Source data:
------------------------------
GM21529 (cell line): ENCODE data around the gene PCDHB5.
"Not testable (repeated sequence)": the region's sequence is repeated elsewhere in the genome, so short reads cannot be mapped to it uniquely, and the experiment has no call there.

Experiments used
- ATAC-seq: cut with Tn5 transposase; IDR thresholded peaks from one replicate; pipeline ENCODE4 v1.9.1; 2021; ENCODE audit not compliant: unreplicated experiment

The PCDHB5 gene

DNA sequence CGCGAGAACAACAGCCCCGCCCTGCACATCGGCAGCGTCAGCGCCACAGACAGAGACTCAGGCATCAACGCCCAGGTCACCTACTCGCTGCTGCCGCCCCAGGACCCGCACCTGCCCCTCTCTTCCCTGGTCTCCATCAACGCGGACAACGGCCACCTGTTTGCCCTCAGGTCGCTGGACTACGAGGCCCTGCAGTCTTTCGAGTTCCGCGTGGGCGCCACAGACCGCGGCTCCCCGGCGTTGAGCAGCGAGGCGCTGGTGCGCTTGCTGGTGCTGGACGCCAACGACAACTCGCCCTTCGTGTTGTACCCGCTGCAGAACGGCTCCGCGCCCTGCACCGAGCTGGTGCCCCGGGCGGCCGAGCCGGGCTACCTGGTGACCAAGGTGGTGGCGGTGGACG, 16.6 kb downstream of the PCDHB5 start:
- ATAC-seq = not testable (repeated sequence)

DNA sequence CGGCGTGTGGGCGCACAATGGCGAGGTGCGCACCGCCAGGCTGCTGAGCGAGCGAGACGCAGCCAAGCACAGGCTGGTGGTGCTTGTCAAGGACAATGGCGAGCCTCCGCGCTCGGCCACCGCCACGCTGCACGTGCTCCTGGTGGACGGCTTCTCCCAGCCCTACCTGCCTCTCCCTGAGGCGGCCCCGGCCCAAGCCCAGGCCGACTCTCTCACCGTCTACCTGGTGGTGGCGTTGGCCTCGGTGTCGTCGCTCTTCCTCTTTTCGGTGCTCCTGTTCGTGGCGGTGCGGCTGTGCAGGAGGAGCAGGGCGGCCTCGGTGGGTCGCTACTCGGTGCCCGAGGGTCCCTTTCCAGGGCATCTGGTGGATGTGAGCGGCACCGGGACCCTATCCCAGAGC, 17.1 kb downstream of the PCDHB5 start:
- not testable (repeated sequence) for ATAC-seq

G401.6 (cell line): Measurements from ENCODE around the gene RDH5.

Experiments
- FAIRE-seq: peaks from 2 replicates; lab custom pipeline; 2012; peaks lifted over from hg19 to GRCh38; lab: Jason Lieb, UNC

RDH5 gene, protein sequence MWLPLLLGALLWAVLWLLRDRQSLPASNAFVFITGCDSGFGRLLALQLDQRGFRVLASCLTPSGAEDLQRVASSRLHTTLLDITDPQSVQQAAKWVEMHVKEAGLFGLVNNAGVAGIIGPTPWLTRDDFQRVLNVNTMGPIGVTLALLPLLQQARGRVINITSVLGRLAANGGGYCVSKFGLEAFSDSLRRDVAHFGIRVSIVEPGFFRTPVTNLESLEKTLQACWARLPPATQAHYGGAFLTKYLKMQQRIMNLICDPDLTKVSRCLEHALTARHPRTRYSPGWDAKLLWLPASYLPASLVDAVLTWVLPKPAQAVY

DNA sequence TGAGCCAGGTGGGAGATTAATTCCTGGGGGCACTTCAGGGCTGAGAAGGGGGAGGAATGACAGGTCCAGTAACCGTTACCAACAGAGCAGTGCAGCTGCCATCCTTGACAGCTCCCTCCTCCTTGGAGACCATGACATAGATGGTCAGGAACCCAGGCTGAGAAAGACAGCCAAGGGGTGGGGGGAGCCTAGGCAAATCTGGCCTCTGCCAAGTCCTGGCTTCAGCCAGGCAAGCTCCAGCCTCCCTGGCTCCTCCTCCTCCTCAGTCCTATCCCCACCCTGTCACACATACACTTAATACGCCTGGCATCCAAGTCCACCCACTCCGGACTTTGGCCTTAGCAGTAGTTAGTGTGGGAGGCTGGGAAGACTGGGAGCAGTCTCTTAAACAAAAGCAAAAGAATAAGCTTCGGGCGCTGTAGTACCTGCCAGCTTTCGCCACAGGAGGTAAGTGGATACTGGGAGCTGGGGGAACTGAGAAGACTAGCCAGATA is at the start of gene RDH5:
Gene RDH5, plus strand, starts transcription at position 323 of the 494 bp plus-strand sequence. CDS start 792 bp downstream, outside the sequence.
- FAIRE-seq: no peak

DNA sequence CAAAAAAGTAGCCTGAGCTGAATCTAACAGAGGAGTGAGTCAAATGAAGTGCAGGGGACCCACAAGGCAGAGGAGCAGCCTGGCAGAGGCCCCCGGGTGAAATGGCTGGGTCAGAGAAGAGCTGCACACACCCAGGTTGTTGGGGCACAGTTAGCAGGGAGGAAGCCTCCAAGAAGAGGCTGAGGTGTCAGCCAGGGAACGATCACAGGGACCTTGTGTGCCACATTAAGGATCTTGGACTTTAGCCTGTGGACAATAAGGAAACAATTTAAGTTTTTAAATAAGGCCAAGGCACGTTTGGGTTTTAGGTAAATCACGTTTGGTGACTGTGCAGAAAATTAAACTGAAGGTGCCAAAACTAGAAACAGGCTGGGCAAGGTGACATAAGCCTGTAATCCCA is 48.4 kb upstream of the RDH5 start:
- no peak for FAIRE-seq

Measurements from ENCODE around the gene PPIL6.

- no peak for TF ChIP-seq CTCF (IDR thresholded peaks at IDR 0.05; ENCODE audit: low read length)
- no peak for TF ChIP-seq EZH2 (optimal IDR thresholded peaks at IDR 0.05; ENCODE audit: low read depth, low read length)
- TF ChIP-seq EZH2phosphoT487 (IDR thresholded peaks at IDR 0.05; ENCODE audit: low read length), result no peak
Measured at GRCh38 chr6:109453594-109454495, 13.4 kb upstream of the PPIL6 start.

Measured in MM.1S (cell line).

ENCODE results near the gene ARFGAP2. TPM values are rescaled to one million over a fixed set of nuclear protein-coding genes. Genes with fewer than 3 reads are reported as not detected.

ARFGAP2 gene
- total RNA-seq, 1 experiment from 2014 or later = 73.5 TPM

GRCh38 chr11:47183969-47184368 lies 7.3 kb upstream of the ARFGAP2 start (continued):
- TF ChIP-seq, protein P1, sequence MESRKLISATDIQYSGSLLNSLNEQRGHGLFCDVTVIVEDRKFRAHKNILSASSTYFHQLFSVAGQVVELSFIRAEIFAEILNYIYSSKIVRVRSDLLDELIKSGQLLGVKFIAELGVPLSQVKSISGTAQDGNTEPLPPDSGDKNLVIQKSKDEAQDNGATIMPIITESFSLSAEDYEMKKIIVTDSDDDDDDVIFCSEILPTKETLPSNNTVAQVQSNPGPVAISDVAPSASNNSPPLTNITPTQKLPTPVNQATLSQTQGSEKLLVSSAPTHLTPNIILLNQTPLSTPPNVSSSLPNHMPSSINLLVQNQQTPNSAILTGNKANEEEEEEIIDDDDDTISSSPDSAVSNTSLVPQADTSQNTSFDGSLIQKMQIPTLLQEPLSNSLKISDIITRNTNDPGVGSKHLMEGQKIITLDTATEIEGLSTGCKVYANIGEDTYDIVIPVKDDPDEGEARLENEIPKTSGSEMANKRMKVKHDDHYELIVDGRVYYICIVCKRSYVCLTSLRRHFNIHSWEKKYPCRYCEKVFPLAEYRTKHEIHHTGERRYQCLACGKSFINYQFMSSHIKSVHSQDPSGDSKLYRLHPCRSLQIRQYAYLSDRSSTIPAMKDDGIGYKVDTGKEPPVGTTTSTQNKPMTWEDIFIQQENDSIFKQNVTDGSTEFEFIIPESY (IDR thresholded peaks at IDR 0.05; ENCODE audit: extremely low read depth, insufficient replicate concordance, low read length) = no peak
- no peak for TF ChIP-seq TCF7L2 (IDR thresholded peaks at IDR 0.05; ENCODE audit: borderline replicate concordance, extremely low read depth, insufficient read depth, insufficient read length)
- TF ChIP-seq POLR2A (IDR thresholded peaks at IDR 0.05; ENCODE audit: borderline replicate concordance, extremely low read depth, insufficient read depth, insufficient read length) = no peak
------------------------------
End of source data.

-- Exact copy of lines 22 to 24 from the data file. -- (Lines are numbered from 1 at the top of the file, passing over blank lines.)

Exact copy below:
- TF ChIP-seq EZH2phosphoT487 (IDR thresholded peaks at IDR 0.05; ENCODE audit: low read length), result no peak
Measured at GRCh38 chr6:109453594-109454495, 13.4 kb upstream of the PPIL6 start.

Measured in MM.1S (cell line).